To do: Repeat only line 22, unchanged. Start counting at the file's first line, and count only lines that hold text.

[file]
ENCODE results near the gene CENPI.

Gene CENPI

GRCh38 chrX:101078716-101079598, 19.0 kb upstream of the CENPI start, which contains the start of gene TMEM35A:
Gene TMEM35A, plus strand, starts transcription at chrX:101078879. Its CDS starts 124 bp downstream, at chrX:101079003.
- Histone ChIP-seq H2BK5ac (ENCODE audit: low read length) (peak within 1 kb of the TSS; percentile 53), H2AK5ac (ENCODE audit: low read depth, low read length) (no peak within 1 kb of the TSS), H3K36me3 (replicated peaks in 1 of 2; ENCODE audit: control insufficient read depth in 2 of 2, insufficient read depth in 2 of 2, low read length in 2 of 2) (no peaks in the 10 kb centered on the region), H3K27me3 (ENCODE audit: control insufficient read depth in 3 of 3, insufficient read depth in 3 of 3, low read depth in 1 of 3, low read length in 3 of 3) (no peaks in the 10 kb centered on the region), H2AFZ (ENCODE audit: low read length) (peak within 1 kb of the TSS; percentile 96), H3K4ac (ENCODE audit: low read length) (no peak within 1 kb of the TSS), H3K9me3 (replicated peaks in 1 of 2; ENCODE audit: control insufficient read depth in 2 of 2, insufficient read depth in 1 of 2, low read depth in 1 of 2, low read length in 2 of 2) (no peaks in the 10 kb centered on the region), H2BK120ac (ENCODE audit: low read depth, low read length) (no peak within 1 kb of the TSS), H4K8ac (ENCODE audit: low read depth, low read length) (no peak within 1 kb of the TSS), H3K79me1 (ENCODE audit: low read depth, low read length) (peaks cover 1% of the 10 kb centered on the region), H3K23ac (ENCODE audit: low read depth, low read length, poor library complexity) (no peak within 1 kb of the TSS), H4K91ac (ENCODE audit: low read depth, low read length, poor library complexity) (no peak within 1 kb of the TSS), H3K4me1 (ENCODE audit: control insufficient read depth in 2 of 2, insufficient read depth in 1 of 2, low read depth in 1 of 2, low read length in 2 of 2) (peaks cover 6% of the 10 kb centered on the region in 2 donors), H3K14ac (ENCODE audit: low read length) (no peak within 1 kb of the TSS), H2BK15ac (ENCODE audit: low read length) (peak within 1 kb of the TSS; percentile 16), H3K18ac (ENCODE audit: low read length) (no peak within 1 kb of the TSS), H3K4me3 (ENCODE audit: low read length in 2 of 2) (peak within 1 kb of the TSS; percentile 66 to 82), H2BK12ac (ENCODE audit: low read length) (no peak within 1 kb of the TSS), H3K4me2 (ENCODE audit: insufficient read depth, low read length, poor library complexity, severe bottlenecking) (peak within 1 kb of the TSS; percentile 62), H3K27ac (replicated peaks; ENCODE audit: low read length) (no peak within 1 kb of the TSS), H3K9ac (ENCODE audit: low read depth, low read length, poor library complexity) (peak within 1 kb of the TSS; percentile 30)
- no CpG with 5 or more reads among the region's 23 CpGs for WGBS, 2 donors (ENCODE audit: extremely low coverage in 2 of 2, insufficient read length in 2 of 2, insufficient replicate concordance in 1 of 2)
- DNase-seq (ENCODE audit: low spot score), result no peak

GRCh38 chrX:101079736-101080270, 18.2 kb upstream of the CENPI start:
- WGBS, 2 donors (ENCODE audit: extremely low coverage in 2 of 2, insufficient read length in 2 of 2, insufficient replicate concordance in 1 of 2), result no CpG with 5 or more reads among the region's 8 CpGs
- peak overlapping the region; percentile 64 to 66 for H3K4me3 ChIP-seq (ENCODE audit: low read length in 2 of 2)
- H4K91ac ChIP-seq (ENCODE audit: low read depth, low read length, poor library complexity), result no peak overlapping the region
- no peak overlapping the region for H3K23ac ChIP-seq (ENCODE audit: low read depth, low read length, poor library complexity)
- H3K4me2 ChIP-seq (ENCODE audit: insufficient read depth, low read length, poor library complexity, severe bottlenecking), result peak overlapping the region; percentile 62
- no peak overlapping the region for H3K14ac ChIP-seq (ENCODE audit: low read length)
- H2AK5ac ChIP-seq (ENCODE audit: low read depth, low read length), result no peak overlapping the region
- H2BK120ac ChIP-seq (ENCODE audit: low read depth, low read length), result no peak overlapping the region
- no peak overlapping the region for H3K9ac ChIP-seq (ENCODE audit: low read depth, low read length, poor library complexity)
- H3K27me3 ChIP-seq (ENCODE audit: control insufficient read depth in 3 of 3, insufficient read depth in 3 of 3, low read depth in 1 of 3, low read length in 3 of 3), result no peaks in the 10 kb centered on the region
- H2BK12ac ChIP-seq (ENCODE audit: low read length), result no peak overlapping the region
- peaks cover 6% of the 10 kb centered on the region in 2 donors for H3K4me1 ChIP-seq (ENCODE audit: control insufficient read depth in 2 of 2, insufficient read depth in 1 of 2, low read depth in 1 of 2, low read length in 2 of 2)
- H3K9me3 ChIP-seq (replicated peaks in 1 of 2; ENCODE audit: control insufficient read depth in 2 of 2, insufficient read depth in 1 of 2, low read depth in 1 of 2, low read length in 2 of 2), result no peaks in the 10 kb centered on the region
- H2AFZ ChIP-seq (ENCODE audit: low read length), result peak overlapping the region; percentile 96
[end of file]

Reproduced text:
- H2AFZ ChIP-seq (ENCODE audit: low read length), result peak overlapping the region; percentile 96